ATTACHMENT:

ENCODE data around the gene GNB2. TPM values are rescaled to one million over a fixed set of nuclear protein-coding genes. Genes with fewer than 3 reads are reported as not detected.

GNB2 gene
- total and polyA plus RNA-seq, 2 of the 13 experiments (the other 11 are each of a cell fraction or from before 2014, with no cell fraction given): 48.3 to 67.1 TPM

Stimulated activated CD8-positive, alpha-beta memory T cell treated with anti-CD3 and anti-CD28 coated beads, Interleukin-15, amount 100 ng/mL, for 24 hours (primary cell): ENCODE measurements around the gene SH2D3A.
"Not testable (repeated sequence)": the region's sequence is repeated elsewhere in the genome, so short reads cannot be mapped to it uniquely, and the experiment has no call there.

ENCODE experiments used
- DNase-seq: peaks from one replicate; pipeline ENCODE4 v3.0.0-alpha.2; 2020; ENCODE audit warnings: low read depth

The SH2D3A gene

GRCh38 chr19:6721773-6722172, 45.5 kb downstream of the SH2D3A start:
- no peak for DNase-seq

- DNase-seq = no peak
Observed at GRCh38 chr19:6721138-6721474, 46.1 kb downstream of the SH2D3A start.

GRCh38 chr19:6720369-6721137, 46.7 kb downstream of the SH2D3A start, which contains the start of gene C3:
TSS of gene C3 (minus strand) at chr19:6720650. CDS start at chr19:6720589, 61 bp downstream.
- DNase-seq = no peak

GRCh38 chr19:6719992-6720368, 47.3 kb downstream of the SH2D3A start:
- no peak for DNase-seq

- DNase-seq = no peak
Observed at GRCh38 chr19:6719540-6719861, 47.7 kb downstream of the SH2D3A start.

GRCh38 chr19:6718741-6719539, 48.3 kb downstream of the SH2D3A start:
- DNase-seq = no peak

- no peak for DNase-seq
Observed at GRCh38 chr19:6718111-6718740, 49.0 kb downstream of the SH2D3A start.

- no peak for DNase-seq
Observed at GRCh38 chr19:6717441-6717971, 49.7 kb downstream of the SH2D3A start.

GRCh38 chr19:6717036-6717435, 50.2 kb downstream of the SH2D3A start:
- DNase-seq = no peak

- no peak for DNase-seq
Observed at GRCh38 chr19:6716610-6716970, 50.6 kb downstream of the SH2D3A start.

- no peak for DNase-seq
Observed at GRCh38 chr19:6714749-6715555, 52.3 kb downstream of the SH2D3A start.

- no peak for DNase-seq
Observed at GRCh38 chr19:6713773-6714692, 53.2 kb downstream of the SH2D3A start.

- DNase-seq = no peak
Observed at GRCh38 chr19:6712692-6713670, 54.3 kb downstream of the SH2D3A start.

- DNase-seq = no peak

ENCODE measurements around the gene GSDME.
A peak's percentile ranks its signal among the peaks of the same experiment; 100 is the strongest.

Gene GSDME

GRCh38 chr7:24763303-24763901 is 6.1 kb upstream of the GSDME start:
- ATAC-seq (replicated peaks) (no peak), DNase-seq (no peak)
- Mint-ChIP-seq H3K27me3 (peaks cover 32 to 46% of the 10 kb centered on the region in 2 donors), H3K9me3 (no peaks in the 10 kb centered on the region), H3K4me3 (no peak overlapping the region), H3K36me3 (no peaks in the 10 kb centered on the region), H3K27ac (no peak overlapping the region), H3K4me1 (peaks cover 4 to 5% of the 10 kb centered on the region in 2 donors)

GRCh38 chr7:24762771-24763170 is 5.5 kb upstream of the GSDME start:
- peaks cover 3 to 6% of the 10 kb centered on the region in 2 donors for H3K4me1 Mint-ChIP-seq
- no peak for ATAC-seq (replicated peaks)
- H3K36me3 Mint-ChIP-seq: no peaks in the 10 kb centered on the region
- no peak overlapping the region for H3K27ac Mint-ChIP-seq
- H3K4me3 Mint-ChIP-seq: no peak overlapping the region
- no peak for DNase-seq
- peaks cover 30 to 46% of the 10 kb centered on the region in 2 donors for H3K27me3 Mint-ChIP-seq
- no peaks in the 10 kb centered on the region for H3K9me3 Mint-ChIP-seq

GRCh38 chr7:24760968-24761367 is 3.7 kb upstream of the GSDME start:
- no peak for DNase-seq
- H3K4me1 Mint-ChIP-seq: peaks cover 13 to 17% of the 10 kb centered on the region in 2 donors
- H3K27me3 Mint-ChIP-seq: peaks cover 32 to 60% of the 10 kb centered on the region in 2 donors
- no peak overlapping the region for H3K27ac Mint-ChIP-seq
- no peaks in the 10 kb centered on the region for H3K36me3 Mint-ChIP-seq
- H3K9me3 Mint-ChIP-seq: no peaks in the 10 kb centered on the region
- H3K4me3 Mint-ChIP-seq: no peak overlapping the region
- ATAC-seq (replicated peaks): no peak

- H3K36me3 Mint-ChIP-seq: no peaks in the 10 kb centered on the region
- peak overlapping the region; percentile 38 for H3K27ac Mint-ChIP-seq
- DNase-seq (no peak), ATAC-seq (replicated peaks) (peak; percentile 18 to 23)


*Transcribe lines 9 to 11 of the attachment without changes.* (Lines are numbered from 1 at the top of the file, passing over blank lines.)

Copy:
GRCh38 chr19:6721773-6722172, 45.5 kb downstream of the SH2D3A start:
- no peak for DNase-seq

- DNase-seq = no peak